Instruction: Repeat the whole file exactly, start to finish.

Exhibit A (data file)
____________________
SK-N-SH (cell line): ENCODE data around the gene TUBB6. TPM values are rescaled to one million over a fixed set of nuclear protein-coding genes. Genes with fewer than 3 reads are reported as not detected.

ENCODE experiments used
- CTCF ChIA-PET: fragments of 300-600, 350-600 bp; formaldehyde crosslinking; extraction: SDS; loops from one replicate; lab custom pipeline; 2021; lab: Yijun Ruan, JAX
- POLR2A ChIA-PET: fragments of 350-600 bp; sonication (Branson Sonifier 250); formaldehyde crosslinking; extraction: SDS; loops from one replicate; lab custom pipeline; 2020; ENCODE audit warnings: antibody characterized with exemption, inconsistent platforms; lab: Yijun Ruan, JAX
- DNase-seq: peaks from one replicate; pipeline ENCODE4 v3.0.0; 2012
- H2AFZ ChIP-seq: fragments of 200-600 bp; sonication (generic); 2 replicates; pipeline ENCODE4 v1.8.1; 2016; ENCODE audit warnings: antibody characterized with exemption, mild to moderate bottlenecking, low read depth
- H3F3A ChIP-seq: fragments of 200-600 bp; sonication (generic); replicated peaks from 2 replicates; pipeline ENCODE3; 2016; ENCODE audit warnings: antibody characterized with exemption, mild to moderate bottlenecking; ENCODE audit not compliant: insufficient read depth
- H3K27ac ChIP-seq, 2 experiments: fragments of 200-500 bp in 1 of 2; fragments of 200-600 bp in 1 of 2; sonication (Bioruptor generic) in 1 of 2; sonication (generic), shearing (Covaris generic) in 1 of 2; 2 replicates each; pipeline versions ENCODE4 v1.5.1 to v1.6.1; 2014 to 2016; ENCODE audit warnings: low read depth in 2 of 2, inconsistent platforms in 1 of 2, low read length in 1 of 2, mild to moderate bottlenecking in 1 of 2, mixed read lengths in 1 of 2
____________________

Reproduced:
SK-N-SH (cell line): ENCODE data around the gene TUBB6. TPM values are rescaled to one million over a fixed set of nuclear protein-coding genes. Genes with fewer than 3 reads are reported as not detected.

ENCODE experiments used
- CTCF ChIA-PET: fragments of 300-600, 350-600 bp; formaldehyde crosslinking; extraction: SDS; loops from one replicate; lab custom pipeline; 2021; lab: Yijun Ruan, JAX
- POLR2A ChIA-PET: fragments of 350-600 bp; sonication (Branson Sonifier 250); formaldehyde crosslinking; extraction: SDS; loops from one replicate; lab custom pipeline; 2020; ENCODE audit warnings: antibody characterized with exemption, inconsistent platforms; lab: Yijun Ruan, JAX
- DNase-seq: peaks from one replicate; pipeline ENCODE4 v3.0.0; 2012
- H2AFZ ChIP-seq: fragments of 200-600 bp; sonication (generic); 2 replicates; pipeline ENCODE4 v1.8.1; 2016; ENCODE audit warnings: antibody characterized with exemption, mild to moderate bottlenecking, low read depth
- H3F3A ChIP-seq: fragments of 200-600 bp; sonication (generic); replicated peaks from 2 replicates; pipeline ENCODE3; 2016; ENCODE audit warnings: antibody characterized with exemption, mild to moderate bottlenecking; ENCODE audit not compliant: insufficient read depth
- H3K27ac ChIP-seq, 2 experiments: fragments of 200-500 bp in 1 of 2; fragments of 200-600 bp in 1 of 2; sonication (Bioruptor generic) in 1 of 2; sonication (generic), shearing (Covaris generic) in 1 of 2; 2 replicates each; pipeline versions ENCODE4 v1.5.1 to v1.6.1; 2014 to 2016; ENCODE audit warnings: low read depth in 2 of 2, inconsistent platforms in 1 of 2, low read length in 1 of 2, mild to moderate bottlenecking in 1 of 2, mixed read lengths in 1 of 2